Where would my buddies and I be today had we had today’s technological tools? And a more important question I think, where can the eight year old Sylvia’s of the world be forty-one years from today if we spend every ounce of influence we have helping them become as creative as they can possibly desire to be?  And do it during the school day, as a part of their learning objectives and not only on their own and for the more motivated students who would do things like this on their own time.  I am in total agreement with Mr. Stager, it’s time for a fundamental change in the business of school.

I try to find comfort in the fact that I work around kids every day and do my best to open up the doors to the vast resources available to them today and teach them how to exploit those resources to “suck out all the marrow of life”…without going into a seclusionary lifestyle on 14 acres somewhere in the woods. I also try to find comfort in the fact that what I’m experiencing, the sense of my childhood technological deprivation, is pretty much the way life works. Steve Jobs said it with an eloquently in-your-face statement to the 2005 Stanford graduates at their commencement ceremony when he was talking about his bout with cancer and coming closest, at least at that point in his life, to facing death. He said:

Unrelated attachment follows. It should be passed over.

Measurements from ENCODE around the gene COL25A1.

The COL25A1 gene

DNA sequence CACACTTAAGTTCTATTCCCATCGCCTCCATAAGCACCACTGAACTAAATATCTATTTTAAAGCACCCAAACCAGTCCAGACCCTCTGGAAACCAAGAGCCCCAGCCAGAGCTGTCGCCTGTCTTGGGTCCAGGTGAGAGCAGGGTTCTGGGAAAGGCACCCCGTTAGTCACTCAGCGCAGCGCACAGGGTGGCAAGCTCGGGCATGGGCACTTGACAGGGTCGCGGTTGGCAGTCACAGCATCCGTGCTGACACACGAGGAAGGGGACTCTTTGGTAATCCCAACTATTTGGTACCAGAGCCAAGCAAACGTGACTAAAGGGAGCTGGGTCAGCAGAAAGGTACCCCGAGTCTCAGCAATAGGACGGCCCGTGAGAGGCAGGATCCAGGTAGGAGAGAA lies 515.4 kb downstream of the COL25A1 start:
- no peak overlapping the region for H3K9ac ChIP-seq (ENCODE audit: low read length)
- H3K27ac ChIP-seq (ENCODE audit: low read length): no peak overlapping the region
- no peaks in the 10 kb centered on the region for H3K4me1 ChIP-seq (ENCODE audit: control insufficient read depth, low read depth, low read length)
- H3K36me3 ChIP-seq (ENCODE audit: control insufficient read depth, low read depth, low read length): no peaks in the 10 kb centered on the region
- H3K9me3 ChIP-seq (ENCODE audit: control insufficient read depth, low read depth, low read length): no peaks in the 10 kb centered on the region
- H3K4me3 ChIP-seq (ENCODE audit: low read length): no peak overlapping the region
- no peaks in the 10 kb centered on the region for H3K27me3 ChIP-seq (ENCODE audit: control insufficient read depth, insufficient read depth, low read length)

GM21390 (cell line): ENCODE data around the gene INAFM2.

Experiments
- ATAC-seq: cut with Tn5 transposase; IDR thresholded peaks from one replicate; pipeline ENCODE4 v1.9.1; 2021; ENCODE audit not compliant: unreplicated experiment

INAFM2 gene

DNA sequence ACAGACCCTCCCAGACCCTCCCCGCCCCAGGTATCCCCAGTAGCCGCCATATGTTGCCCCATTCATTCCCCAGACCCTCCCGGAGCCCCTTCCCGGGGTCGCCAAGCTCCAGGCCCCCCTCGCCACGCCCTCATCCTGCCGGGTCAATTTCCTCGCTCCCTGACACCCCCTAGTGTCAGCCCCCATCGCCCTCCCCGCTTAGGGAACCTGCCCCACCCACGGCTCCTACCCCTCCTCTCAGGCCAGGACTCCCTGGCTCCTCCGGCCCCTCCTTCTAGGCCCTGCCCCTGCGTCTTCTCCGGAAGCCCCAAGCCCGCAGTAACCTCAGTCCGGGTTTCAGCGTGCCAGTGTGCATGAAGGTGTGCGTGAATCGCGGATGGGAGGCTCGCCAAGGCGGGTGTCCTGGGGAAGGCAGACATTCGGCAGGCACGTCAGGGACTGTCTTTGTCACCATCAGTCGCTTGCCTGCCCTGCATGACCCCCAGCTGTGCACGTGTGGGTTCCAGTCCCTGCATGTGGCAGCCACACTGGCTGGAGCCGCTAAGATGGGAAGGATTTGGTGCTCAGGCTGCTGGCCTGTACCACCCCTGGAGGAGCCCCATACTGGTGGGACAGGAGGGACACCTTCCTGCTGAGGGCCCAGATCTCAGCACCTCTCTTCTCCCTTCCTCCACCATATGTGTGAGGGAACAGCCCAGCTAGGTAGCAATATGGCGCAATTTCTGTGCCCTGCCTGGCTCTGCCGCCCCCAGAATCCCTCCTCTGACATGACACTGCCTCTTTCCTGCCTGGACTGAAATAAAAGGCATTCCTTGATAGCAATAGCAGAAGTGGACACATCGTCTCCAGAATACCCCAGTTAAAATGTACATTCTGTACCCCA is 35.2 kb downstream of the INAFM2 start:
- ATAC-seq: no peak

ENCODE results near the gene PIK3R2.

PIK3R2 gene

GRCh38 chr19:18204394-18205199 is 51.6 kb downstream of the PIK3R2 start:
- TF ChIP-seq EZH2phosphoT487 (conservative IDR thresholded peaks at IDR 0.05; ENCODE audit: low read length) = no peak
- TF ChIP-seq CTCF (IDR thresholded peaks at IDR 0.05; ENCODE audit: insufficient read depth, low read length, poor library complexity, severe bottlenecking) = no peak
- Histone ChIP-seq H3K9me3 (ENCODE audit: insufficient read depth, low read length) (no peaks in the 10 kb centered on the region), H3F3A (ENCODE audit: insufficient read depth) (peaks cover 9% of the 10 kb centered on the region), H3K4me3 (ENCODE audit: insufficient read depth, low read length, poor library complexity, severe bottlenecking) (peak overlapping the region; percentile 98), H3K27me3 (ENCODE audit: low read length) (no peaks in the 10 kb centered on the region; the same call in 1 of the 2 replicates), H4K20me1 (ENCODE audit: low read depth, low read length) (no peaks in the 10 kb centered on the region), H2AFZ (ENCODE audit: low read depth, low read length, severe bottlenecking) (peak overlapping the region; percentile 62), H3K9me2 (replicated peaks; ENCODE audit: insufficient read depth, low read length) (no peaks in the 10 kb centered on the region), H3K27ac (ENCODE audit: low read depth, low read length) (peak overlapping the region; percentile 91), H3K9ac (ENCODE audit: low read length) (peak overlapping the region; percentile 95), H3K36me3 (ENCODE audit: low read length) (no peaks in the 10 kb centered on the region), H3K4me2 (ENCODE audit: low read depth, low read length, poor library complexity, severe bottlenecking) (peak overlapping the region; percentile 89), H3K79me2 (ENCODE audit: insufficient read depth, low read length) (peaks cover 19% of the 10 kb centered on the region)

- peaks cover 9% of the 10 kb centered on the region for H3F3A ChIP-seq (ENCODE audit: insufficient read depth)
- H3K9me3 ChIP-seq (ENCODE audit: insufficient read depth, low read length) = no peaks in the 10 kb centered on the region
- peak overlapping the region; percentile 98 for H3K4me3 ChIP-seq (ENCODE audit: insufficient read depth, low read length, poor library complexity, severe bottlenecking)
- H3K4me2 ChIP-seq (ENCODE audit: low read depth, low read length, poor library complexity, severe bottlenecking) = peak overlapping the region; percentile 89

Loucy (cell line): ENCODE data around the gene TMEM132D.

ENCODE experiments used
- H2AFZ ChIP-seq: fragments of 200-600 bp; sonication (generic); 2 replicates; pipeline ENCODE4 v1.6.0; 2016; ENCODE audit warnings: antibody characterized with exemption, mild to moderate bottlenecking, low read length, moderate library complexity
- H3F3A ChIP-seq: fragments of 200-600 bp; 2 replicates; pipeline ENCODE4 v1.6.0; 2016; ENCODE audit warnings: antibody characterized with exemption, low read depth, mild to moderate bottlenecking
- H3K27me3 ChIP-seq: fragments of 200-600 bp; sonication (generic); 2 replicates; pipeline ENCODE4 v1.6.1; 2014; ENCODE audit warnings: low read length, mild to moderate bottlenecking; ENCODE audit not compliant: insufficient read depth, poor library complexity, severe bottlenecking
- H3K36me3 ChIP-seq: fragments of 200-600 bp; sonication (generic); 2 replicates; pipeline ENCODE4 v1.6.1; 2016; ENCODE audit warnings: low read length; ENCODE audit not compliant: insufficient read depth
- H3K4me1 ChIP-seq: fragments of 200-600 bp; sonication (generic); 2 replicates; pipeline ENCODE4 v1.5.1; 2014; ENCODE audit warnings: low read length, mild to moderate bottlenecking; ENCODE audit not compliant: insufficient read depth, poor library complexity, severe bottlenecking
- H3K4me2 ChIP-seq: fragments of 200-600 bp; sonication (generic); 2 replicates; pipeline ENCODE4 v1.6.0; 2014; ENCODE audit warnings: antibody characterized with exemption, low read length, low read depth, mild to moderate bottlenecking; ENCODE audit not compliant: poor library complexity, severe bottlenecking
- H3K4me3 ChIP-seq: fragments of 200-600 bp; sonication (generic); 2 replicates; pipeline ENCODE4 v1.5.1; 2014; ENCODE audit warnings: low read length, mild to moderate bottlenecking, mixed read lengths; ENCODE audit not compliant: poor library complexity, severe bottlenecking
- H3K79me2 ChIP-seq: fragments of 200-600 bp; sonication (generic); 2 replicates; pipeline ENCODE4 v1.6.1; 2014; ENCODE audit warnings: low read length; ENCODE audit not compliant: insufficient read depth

“No one wants to die. Even people who want to go to heaven don’t want to die to get there. And yet death is the destination we all share. No one has ever escaped it. And that is as it should be, because Death is very likely the single best invention of Life. It is Life’s change agent. It clears out the old to make way for the new. Right now the new is you, but someday not too long from now, you will gradually become the old and be cleared away. Sorry to be so dramatic, but it is quite true.”

He goes on to point out to the graduates that their time is limited, and not to waste it. My time, from where I sit rapidly approaching the half-century mark is arguably even more limited so I best keep running the race, that I might finish strong and help some kids finish even stronger!


About Darryl Loy
I am into all things technology…especially education technology. I am currently Director of Technology for a private school in Dallas Texas…previously 13 years as Associate Head of School for Operations at a private school in Fort Worth Texas.

4 Responses to Frankly, I’m feeling a bit deprived…Crossing the Curriculum Chasm…and Steve Jobs Poignant Words

  1. Hi Darryl,

    Thanks for writing about my article. I’m glad it got you thinking.

    I THINK we are in agreement on the larger issues, that things need to change in order to build upon the gifts the kids bring to us in their heads, hearts AND backpacks.